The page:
Michael Phelps is (reportedly) gone from the scene. So is Usain Bolt. Those two stars have in significant measure carried the Olympics for the past 10 years.
The one American winter sports star that maybe anyone can name — alpine skier Lindsey Vonn — has been hurt repeatedly in recent years. Maybe she comes back big in Korea in February. Maybe not.
Figure skating is traditionally a big television draw in the United States. Anything is possible, of course, but the U.S. would not seem positioned to do well in figure skating at the 2018 Winter Games.
Television ratings in Rio were down. The time-zone difference from Korea would not seem favorable for American audiences. It’s not going to be favorable for the next two Olympics, either — Tokyo two-plus years later, and then Beijing for the 2022 Winter Games.
Ticket sales in PyeongChang are, to be gracious, not positive. Let’s see. An Olympics is supposed to be a celebration. Celebrations are by definition fun. Logic process for rational, reasonable would-be Olympic ticket buyer: do I want to travel halfway around the world to seek fun at a remote village that is 40 miles from a demilitarized zone and a country run by a guy who is repeatedly setting off nuclear weapons?
Maybe the Koreans pull this off. But you know what? The one person who was the longtime bridge between that country and the IOC is not in charge even though he twice was, once during the bid and then again during the organizing committee stage: Korean Air chairman Yang Ho Cho (disclosure: the airline advertises on this website). An opportunity missed, big time.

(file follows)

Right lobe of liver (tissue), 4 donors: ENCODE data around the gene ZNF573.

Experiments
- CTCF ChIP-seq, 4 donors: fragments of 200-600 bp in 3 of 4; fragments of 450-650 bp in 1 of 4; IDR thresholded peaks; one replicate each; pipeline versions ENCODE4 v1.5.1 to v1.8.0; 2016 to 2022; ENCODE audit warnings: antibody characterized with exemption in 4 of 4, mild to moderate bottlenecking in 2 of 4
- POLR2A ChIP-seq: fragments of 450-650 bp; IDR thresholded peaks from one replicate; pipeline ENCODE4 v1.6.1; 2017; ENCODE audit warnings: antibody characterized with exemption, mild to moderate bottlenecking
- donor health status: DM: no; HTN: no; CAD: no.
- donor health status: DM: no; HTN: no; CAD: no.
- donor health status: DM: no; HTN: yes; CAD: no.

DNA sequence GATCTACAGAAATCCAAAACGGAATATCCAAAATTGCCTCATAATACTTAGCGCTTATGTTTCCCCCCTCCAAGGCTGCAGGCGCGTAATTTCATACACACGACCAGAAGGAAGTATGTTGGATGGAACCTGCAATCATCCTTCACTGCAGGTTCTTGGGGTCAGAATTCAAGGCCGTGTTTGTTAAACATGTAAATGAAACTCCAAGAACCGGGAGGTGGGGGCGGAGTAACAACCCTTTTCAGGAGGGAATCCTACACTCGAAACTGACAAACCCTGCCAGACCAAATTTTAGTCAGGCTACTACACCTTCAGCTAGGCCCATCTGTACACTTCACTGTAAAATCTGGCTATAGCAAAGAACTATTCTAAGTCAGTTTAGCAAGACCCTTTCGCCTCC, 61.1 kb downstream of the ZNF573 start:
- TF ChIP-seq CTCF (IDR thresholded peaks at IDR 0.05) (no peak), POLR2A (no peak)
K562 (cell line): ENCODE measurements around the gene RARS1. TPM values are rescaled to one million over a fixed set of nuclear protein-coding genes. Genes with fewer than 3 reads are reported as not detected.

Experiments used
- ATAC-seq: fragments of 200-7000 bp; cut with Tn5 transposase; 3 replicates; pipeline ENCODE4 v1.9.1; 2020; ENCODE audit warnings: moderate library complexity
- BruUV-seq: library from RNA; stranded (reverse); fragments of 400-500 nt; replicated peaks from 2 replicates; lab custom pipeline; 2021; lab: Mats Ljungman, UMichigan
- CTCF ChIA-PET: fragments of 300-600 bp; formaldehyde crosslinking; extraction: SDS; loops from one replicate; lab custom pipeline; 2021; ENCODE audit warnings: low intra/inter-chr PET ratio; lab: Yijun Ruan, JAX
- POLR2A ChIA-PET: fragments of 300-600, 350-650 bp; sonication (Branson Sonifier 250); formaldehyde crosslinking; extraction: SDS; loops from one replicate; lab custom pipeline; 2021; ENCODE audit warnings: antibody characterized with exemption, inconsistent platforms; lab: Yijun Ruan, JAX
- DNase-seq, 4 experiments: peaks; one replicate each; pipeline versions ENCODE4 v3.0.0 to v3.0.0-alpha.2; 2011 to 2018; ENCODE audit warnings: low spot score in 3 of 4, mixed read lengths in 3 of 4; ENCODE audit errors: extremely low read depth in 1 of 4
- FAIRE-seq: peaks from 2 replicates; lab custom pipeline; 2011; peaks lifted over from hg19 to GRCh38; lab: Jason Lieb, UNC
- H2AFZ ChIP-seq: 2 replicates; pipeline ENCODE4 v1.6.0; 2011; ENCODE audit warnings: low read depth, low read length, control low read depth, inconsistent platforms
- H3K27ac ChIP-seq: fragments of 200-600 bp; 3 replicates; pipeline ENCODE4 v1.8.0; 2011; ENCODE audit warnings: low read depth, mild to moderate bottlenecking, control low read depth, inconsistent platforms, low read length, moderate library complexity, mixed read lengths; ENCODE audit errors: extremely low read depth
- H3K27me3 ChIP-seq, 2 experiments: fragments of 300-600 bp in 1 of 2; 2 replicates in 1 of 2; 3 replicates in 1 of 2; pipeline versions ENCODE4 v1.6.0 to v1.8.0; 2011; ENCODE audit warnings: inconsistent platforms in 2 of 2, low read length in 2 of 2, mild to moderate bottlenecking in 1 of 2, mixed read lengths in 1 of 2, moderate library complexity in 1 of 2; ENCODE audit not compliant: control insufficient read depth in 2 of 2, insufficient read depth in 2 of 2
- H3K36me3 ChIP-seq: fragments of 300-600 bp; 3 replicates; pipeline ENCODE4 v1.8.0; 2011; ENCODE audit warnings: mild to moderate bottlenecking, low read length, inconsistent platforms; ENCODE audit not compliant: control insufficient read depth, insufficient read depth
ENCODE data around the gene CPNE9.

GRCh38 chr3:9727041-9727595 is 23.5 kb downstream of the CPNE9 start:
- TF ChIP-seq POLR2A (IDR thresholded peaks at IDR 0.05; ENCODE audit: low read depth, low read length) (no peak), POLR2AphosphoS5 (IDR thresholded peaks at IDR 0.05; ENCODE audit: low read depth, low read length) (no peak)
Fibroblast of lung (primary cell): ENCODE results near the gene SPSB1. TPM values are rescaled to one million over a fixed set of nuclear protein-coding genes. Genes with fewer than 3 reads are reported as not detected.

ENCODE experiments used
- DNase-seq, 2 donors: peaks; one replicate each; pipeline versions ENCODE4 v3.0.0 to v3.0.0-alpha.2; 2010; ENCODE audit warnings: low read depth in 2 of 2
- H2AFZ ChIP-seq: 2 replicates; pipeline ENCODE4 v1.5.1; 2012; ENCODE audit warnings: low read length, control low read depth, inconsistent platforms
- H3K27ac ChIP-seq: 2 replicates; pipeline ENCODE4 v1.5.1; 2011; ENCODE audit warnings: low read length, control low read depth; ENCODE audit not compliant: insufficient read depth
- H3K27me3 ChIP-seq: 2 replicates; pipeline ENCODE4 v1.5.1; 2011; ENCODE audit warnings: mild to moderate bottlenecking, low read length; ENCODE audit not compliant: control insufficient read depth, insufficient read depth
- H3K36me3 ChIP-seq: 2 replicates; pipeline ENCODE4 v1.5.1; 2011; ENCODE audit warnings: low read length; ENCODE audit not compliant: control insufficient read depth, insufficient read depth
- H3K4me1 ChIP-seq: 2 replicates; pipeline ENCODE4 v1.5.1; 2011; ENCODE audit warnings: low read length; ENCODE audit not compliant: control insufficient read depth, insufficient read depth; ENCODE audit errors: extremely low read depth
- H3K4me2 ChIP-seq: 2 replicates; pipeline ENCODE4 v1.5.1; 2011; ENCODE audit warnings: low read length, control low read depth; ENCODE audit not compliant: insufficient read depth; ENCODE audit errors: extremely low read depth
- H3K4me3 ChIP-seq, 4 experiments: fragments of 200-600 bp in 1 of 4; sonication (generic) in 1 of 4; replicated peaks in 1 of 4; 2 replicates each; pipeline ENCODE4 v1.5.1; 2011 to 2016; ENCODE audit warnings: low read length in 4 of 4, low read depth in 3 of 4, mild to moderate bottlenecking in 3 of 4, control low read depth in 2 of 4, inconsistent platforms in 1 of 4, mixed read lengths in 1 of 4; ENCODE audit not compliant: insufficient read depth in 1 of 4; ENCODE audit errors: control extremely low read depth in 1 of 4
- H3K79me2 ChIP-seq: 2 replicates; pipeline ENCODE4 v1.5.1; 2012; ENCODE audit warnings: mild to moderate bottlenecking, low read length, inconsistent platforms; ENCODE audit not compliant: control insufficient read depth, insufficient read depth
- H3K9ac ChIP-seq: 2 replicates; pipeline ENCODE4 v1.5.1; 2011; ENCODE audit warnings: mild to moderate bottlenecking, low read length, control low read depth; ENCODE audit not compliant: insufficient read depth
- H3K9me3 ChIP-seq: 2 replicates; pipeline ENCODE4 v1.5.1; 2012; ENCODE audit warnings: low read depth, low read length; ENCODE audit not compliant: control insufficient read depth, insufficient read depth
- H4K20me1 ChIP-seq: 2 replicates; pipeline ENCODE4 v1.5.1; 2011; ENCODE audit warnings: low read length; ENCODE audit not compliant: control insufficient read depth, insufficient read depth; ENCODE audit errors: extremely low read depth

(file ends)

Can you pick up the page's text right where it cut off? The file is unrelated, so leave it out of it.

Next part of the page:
If the 2018 Games prove a blah nothing burger, how does that enhance the IOC’s efforts to recruit for 2026?
Innsbruck already said no. Sion, in Switzerland? How do they get past a referendum there? When voters in Davos have said no to both 2022 and 2026? Stockholm said no for 2022; the likelihood of an about-face for 2026? If you think Sapporo is going to go for 2026 after the budget-busting exercise of Tokyo for 2020, I have an excellent plate of $37 sushi — one piece, my friend — right here for you. Calgary? Issues. Salt Lake City? Four years too soon.
This list of what Bach called “all our challenges” is by no means exhaustive.
You can maybe, however, understand why — looking at it from his point of view — he would be so keen to pursue stability.
In this life, we all have only two things: time and money. With $12 billion as its foundation, the IOC has bought itself, as Bach said in Prague, some time.
Even so, it’s a long 11 years until Los Angeles and 2028. The IOC is going to face considerable struggle getting to LA, and by no means is LA going to be anything near perfect — though it is assuredly the Olympic movement’s best bet in the next years, just as it was in 1984 and, before that, 1932.
A suggestion: fewer drone-fests, more drones.
More thinking out of the box. More creativity and imagination. More, you know inspiration — that’s what this whole thing is supposed to be about, right?